I wonder what Voltaire would have thought of the leader of an organization, claiming to be dedicated to philosophy, threatening a lawsuit in an attempt to censor criticism.

Voltaire had some experience with censorship.
 At this time he published his views on British attitudes toward government, literature, religion and science in a collection of essays in letter form entitled Letters Concerning the English Nation (London, 1733).[50] In 1734, they were published in French as Lettres philosophiques in Rouen.[51][b] Because the publisher released the book without the approval of the royal censor and Voltaire regarded the British constitutional monarchy as more developed and more respectful of human rights (particularly religious tolerance) than its French counterpart, the French publication of Letters caused a huge scandal; the book was publicly burnt and banned, and Voltaire was forced again to flee Paris.[18]

Friday, November 02, 2018

Supernatural Podcast teaser




You can hear:

…our interview about the superstitions surrounding “the Scottish Play” and the John Wilkes Booth connection with noted Shakespearean scholar (and star of a BBC series on Shakespeare) Professor James Shapiro; 
…Orson Welles talk to H. G. Wells (author of the original “War of the World”) about Hitler’s response to the Orson Welles broadcast and the panic it caused; 
…the performance of Michael Jalbert’s LOVERBOY and our discussion with Michael afterwords about how domestic abuse can be more horrifying than the most extreme horror story.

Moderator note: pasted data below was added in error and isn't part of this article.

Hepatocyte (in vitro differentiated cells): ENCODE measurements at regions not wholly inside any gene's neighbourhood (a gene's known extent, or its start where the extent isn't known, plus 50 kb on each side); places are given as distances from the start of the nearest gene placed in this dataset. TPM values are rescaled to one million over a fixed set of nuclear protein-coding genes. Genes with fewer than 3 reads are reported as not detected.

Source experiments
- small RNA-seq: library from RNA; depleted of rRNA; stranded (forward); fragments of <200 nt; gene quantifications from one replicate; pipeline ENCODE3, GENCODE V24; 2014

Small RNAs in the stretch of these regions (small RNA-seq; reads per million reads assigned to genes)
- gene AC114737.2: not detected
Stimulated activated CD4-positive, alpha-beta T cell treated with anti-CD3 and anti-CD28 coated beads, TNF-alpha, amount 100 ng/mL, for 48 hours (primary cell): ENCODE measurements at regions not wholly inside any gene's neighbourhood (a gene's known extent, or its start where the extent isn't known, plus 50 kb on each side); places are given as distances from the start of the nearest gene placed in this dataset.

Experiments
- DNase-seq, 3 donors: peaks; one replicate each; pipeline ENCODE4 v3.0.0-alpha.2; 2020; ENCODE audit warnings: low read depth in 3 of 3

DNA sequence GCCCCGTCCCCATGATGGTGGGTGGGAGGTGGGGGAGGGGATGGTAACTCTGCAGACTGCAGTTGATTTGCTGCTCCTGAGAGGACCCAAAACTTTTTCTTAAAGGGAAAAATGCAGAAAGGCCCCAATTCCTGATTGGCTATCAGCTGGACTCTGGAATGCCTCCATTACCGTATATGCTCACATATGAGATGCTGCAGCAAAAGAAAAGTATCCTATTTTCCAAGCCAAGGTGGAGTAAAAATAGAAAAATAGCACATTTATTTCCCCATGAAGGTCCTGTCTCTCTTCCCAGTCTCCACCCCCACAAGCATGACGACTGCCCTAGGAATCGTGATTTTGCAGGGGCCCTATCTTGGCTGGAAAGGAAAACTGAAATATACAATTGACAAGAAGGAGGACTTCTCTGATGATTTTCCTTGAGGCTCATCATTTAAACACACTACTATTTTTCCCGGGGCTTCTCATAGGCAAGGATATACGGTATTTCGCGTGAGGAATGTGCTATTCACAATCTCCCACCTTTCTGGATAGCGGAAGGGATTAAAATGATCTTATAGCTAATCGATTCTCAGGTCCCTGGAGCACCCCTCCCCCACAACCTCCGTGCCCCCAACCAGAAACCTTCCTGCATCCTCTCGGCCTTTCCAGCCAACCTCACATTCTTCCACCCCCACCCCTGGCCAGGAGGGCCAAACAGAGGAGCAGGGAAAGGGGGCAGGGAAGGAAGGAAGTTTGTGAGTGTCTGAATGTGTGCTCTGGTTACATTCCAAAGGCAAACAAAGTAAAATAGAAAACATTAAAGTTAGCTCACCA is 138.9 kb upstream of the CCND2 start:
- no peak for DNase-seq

You can listen either on the web site or check it out on iTunes. More info here.

Thursday, November 01, 2018

The one where they went to the wrong fountain

One of the things you are asked when you are working the kiosk in Central Park is "where is the 'Friends' fountain?"

The actual fountain that is featured in the opening credits of the 1990s TV show "Friends" is on a studio lot in Burbank California.



This is the Cherry Hill fountain that they think is the Friends fountain. 


Cherry Hill fountain - no houses nearby

Not only do they not look much alike - aside from a general fountainy-ness but Cherry Hill is in the middle of the Park - there are no houses nearby and in any case not five-story houses that look like the ones behind the real fountain. There's nothing but very tall apartment buildings on the streets along Central Park.

Could they be more mistaken?